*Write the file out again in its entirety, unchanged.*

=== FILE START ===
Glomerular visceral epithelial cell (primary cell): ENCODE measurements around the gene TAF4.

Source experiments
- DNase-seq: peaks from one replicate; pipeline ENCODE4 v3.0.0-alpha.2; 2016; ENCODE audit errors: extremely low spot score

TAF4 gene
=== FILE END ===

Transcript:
Glomerular visceral epithelial cell (primary cell): ENCODE measurements around the gene TAF4.

Source experiments
- DNase-seq: peaks from one replicate; pipeline ENCODE4 v3.0.0-alpha.2; 2016; ENCODE audit errors: extremely low spot score

TAF4 gene